19. 20. T CELLS <ul><li>There are four main types of T cells: </li></ul><ul><li>Cytotoxic T cells (T C ) (killer cells) ~ destroy the antigen directly by attaching to them and releasing the chemical perforin to kill them </li></ul><ul><li>Helper T cells (T H ) ~ attract and stimulate macrophages and promote the activity of other T- and B- cells to increase antibody production </li></ul>
    20. 21. <ul><li>Memory T-cells ~ have no action but multiply very fast if a second invasion of the antigen occurs, producing an even bigger clone of T-lymphocytes and resulting in rapid destruction of antigen </li></ul><ul><li>Suppressor T-cells ~ slow down the vigorous response of the T C and T H cells, so slowing down and the stopping the immune response </li></ul>
    21. 22. B CELLS <ul><li>There are three different types of B cells : </li></ul><ul><li>Plasma B cells ~ secrete antibodies into the circulation </li></ul><ul><li>Memory B cells ~ live for a long time in the blood. They do not produce antibodies but are programmed to remember a specific antigen and respond very rapidly to any subsequent infection </li></ul><ul><li>Dividing B cells ~ produce more B lymphocyte cells </li></ul>
    22. 24. <ul><li>Because lymphocytes recognize and respond to particular microbes and foreign molecules, they are said to display specificity </li></ul><ul><li>B cells and T cells specialize in different types of antigens, and they carry out different, but complementary, defensive actions </li></ul>
    23. 25. Antigen (Immunogen) <ul><li>Definition : </li></ul><ul><li>Any substances capable of stimulating an immune response, usually a protein or a large carbohydrate that is foreign to the body </li></ul>
    24. 26. Characteristics of antigens <ul><li>Foreign to host ~ chemical groupings (markers) must be different from those on host cells (receptors) – called antigenic determinants or epitopes </li></ul><ul><li>Possesses two or more antigenic determinants ~ epitopes (2 bivalent, many multivalents) </li></ul><ul><li>May be soluble, particular, cellular </li></ul>
    25. 27. A single antigen such as a bacterial surface protein usually has several effective epitopes, each capable of inducing the production of specific antibody
    26. 28. <ul><li>4. Examples : </li></ul><ul><li>a. Soluble toxins, enzymes, venoms, plant extracts, medications, foreign serums (proteins) </li></ul><ul><li>b. Particulate ~ cell structures (cell walls, flagella, capsules, pili), viruses, mold spores, pollens, house dusts </li></ul><ul><li>c. Cellular ~ microorganism, viral infected host cells, foreign tissue cells, neoplastic cells, altered host cells </li></ul>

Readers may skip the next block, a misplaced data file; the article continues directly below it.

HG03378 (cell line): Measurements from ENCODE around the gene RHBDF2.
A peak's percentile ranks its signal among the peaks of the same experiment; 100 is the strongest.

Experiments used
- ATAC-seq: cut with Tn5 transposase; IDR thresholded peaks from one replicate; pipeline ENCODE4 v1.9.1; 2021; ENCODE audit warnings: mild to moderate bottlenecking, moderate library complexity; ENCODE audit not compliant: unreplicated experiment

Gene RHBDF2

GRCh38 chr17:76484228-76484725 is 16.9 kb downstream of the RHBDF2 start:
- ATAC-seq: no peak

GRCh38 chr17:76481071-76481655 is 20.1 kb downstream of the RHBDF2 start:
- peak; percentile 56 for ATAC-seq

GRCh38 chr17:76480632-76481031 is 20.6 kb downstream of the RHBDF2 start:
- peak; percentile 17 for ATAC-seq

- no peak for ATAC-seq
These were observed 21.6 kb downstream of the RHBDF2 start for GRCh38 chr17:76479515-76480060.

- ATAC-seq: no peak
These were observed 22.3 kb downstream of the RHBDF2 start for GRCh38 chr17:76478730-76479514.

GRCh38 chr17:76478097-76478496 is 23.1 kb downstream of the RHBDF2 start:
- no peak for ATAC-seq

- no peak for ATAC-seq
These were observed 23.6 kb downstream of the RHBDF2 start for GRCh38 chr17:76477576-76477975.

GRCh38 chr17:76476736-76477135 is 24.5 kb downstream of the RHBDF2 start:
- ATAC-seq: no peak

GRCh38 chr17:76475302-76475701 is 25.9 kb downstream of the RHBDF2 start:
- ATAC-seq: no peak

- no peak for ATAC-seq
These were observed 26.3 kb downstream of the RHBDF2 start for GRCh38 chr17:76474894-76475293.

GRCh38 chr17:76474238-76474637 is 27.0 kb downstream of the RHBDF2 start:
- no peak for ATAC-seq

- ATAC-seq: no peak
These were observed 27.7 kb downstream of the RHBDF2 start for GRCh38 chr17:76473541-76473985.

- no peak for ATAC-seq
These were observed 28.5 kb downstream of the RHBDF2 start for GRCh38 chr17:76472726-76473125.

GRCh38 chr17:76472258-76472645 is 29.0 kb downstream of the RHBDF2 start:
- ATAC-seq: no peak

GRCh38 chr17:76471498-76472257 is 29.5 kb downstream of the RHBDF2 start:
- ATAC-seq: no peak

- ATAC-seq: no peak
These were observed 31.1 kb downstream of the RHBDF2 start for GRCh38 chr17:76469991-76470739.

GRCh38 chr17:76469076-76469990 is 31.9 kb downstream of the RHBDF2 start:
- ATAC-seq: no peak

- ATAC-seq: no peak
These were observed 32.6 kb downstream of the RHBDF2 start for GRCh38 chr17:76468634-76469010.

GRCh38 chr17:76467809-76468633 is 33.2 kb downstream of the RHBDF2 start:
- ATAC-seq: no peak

27. 30. 11.1.2 ANTIBODY <ul><li>One way that an antigen elicits an immune response is by activating B cells to secrete proteins called antibodies </li></ul><ul><li>Each antigen has a particular molecular shape and stimulates certain B cells to secrete antibodies that interact specifically for it. </li></ul>
    28. 31. <ul><li>Antibodies are glycoproteins which belong to a special group of blood proteins known as immunoglobulin </li></ul><ul><li>The basic structure of an antibody consists of two pairs of polypeptide chains </li></ul><ul><li>Two of the chains are long and are referred to as heavy (H) chains </li></ul><ul><li>The other two shorter chains are referred to as light (L) chains </li></ul><ul><li>The chains are held together by disulphide (S-S) bridges to form the Y-shaped molecule </li></ul>
    29. 34. <ul><li>Each antibody molecule has two identical antigen binding sites </li></ul><ul><li>These are different for each kind of antibody, which allows the antibody to recognize and attach specifically to a particular antigen </li></ul><ul><li>The antigen attachment site is known as variable region and specific to each antigen </li></ul><ul><li>The rest of each polypeptide chain is termed the constant region. </li></ul>
    30. 35. <ul><li>10.1.3 </li></ul><ul><li>CLASSES OF ANTIBODIES </li></ul>
    31. 38. 10.1.4 Humoral Response (Antibody-Mediated Immunity) <ul><li>B cells responds to antigens by producing antibodies </li></ul><ul><li>Antibodies are secreted into the blood and other body fluids and thus provide humoral immunity </li></ul><ul><li>(Humor = body fluid) </li></ul>
    32. 39. 10.1.5 Cell-mediated Response (Cell-mediated Immunity) <ul><li>T cells do not secrete antibodies but instead directly attack the cells that carry the specific antigens </li></ul><ul><li>These cells are described as producing cell-mediated immunity </li></ul>
    33. 40. 10.1.6 Lymphatic System <ul><li>A central location for the collection and distribution of the cells of the immune system </li></ul><ul><li>Consists of a network of lymphatic capillaries, ducts, nodes and lymphatic organs </li></ul>
    34. 42. <ul><li>The fixed macrophages in the spleen, lymph nodes and other lymphatic tissues are particularly well located to contact infectious agent </li></ul><ul><li>Interstitial fluid, perhaps containing pathogen, is taken up by lymphatic capillaries, and flows as lymph, eventually returning to the blood circulatory system </li></ul>
    35. 43. <ul><li>Along the way, lymph must pass through numerous lymph nodes, where any pathogens present must encounter macrophages and lymphocytes </li></ul><ul><li>Microorganisms, microbial fragments and foreign molecules that enter the blood encounter macrophages when they become trapped in the netlike architecture of the spleen </li></ul>
    36. 44. Structure of the lymph node
    37. 45. Structure of the spleen
    38. 46. The reaction between antibody and antigen <ul><li>The antibody becomes attached to the antigen at the antigen binding site like a key in a lock </li></ul><ul><li>This causes the antibody to change from a T shape to a Y shape </li></ul><ul><li>This exposes part of the antibody to substances in the plasma that are together known as complement </li></ul>